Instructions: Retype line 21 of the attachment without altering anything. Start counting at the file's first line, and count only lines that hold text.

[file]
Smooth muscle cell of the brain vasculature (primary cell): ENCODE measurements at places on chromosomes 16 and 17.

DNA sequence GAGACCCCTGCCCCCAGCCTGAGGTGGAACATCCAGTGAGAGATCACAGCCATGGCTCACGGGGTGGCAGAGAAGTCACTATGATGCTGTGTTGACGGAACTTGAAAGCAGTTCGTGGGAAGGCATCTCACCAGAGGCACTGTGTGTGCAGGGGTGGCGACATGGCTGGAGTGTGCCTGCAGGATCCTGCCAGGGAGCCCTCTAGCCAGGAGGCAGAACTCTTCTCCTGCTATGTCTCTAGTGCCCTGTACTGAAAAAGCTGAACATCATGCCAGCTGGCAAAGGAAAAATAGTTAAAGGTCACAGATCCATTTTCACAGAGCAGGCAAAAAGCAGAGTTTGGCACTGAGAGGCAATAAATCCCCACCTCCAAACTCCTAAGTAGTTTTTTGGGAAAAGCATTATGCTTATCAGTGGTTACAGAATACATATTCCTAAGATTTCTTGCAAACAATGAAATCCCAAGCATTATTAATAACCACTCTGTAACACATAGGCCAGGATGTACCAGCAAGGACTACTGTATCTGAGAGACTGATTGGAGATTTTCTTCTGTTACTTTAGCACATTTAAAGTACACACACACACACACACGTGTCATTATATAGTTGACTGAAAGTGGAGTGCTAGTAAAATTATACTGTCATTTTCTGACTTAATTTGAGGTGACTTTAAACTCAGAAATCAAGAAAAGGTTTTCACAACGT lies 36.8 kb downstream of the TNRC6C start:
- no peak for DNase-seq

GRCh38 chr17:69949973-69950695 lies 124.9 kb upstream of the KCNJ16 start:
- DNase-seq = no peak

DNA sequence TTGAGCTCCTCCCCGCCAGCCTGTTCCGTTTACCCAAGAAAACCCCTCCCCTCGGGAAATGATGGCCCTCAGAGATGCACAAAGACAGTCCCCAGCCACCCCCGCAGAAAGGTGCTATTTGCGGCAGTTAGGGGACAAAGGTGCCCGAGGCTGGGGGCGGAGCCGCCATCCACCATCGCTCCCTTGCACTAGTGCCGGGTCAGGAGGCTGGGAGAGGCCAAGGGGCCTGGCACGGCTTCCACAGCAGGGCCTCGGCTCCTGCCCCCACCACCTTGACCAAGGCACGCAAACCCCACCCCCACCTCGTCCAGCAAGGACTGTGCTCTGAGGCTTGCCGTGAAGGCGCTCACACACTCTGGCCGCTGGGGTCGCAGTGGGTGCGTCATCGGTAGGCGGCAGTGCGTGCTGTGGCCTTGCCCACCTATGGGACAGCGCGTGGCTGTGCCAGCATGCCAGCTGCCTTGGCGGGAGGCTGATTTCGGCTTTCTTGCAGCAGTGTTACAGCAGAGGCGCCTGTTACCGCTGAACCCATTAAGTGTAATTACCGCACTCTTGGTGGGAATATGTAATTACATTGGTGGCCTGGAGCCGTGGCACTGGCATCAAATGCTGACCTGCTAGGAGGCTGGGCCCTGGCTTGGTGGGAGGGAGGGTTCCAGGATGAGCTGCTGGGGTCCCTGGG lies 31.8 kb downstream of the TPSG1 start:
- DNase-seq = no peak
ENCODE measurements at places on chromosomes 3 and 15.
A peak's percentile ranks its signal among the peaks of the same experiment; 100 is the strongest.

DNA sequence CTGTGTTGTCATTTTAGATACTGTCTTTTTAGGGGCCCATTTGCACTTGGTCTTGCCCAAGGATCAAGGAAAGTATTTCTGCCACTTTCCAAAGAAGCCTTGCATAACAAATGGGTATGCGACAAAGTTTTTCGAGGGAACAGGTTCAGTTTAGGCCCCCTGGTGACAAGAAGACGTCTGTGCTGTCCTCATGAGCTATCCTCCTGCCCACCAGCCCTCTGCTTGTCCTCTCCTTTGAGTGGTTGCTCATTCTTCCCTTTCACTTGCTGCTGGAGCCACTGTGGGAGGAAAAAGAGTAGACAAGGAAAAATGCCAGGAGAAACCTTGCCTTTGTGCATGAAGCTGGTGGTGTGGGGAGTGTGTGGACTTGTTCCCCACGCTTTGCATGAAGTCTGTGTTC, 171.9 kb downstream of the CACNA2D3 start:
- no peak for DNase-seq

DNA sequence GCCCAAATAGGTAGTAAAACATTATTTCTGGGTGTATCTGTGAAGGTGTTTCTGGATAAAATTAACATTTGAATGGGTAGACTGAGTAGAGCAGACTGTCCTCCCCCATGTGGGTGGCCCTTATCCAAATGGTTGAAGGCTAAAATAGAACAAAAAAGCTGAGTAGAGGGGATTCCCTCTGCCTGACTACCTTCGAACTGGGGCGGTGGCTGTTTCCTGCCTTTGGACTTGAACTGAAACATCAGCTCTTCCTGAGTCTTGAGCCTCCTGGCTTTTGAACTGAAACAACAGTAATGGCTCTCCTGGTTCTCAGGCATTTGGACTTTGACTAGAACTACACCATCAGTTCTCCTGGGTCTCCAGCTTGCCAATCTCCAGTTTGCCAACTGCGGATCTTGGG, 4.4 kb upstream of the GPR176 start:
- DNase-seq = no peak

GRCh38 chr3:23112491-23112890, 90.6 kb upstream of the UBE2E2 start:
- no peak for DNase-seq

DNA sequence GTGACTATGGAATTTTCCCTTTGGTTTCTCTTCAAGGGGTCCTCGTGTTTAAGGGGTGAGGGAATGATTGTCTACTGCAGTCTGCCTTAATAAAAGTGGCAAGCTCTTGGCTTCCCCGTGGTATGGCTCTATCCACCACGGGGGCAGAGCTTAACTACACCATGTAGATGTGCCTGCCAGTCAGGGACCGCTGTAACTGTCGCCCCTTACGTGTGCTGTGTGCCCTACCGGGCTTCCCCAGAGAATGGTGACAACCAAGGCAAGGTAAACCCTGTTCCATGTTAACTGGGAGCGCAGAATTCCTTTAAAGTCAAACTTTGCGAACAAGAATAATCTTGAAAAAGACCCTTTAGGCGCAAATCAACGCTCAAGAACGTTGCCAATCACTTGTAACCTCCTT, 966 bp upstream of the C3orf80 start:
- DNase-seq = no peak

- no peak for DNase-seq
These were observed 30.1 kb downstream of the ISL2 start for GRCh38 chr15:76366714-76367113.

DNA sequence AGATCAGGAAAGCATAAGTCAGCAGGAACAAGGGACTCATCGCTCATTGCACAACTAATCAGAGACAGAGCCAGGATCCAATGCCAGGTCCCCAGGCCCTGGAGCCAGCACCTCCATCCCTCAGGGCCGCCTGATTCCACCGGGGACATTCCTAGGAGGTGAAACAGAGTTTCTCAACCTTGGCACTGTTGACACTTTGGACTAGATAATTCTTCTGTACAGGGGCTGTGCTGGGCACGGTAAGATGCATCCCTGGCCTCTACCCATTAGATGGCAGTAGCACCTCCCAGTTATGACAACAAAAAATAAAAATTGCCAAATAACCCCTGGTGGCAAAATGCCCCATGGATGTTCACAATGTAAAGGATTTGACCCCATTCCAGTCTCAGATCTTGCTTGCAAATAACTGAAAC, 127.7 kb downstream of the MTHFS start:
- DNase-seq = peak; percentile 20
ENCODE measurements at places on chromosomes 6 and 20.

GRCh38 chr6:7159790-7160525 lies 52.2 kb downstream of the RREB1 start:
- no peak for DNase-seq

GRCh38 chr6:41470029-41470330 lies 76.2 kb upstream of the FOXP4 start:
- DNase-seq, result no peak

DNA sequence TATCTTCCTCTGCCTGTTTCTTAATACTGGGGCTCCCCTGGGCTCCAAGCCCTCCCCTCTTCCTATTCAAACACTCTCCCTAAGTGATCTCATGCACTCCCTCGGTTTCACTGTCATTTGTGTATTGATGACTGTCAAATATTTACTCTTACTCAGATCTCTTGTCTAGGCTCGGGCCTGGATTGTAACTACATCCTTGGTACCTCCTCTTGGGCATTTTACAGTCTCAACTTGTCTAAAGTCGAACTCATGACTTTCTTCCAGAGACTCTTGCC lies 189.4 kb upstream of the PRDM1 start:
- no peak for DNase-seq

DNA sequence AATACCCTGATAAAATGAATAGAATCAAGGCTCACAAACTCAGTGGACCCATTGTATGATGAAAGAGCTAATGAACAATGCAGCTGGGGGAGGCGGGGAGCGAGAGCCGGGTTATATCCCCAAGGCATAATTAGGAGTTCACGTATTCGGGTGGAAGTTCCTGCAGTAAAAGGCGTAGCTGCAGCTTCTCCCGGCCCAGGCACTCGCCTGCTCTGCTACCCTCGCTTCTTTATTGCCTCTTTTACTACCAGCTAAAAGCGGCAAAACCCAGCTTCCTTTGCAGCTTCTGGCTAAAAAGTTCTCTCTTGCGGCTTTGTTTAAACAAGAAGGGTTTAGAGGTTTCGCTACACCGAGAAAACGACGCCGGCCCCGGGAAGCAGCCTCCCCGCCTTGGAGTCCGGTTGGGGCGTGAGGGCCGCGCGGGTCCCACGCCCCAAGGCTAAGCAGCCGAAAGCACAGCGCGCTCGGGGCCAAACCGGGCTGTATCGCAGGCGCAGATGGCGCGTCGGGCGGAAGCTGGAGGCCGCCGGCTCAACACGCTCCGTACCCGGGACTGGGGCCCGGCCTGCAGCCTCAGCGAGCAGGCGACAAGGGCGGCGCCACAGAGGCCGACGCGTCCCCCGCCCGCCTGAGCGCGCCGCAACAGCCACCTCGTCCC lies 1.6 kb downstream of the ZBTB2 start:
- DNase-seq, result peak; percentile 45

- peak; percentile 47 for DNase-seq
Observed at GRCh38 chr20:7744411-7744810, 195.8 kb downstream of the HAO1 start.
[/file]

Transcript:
- DNase-seq = peak; percentile 20